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I am studying ML and data science stuff from scratch. As a part of the course, I am studying how the models are derived. And for most of them, starting with the simplest - linear regression, we take partial derivatives. I understood its implementation part, however, I am a bit confused about why we need to take partial derivative there.

Is there any specific reason behind it? Can we use any other methodology to compute linear regression loss function?

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The underlying idea behind machine learning is to come up with more or less complicated algorithms such that, given a set of input data, one is able to produce some sort of output; this output in turn depends on some parameters (upon which the model is specified). The objective is to choose the aforementioned parameters so that the algorithm output is as close as possible to the actual result. Now let $y_i$ and $f(x_i, \beta)$ be the actual and the predicted value, respectively, (in correspondence of the variable $x_i$): the previous sentence translates into trying to choose the parameters $\beta$ (whatever they mean) such that the error you commit is the smallest, namely $L(y | x, \beta)$ is minimised, where the function $L$ is any way we decide to estimate the error between predictions and actuals. In the literature $L$ is referred to as loss function and for most practical purposes, especially for polynomial models like linear regression, it reduces to the sum of squares $$ L(y|x) = \sum_{i=1}^N (y_i -f(x_i,\beta))^2. $$ For each choice of parameters $\beta$ and function $f(x_i)$ the above takes different values; we are looking for, once we decide to fix the form of $f$, the set of $\beta$ such that the above is the smallest. Assuming the loss function is differentiable, local minima must satisfy the condition such that the collection of partial derivatives with respect to the variable in question (in this case $\beta$) must vanish; as such, at the end of the day one comes down to essentially taking derivatives and equating them to zero.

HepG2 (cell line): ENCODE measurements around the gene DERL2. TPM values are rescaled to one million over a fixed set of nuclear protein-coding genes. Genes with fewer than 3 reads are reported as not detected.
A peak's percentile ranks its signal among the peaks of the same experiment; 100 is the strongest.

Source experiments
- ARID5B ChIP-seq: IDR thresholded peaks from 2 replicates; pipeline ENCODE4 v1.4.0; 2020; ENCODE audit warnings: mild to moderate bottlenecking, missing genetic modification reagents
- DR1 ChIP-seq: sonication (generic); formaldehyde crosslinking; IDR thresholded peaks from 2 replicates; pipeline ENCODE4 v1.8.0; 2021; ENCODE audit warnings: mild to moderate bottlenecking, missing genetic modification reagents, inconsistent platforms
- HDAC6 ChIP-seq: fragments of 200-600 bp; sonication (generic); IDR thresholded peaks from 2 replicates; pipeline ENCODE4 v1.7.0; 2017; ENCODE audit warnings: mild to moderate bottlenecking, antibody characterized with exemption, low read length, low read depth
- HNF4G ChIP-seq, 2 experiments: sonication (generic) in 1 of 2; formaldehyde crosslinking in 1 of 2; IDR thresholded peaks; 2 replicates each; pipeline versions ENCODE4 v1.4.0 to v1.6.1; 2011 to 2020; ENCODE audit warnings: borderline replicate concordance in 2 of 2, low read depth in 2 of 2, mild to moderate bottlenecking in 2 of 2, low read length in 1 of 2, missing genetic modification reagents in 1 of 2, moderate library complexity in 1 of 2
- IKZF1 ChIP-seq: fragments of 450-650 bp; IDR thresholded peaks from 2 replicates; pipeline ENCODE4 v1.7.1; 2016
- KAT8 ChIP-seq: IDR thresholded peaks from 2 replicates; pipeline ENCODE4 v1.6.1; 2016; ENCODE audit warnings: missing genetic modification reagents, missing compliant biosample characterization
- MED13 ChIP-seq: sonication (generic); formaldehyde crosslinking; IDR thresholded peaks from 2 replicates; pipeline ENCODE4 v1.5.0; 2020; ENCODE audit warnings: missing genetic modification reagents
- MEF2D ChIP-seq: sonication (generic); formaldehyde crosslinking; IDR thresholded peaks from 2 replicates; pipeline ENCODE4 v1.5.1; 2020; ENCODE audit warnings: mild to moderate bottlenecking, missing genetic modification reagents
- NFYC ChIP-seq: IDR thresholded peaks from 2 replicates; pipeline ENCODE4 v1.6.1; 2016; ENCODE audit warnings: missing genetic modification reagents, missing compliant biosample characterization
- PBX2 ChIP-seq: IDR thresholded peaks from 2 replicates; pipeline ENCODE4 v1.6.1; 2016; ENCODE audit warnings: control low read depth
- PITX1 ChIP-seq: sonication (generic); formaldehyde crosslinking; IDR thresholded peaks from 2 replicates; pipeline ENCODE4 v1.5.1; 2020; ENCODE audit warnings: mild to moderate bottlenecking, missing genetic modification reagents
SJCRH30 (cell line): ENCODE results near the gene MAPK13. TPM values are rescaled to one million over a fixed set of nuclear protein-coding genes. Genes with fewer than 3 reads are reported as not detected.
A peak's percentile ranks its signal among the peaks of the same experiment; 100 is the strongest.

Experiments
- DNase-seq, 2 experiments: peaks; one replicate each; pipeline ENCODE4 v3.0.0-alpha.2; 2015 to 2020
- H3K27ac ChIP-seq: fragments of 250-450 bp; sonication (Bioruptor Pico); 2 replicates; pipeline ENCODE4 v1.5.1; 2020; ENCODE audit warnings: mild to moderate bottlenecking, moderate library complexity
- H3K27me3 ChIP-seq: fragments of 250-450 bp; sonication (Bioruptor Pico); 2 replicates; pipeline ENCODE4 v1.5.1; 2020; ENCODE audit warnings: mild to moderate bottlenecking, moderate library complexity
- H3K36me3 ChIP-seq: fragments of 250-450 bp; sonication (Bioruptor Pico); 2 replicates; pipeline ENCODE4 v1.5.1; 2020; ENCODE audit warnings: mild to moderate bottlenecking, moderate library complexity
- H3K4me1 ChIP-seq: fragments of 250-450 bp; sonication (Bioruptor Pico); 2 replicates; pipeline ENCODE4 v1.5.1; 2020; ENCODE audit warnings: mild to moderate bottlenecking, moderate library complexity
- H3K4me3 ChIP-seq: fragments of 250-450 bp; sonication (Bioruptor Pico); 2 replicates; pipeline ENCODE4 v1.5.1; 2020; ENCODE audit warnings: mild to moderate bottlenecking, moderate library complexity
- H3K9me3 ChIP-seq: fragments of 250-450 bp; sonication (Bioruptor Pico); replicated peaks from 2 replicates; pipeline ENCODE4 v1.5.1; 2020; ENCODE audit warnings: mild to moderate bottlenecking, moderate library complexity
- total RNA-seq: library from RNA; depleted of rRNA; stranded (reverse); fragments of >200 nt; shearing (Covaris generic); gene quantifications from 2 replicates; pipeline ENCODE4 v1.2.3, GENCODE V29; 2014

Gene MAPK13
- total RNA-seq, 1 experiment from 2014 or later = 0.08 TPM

In case of linear regression one assumes $f(x_i, \beta) = \sum_{j=1}^M x_i^j \beta_j$: plugging this expression into the loss function and taking derivatives gives back the familiar expressions for the coefficients that one learns in school. Likewise for more complicated models: the form of the function $f$ might be more complicated, there might be analytical problems related to the computational minimisation of the loss, there might be a bunch of more parameters connected to each other in a somewhat complex way (for instance for neural networks), nevertheless the underlying argument still holds.

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It all comes down on how backward propagation works. Ultimately you need to know how much each part of the equation contributed to the final error and then modify the values of such part of the equation.

In the case of linear regression is a bit more trivial, but when you start stacking one linear regression after other (and that is essentially a neural network) then you need to know how much each coefficient of each layer contributes to the final error. If you were to use a full derivative instead of a partial one, you could not determine the error contribution with such grain-level precision.

I understand this is not a good mathematical explanation, but it should give you an intuition of why you need the partial derivative.

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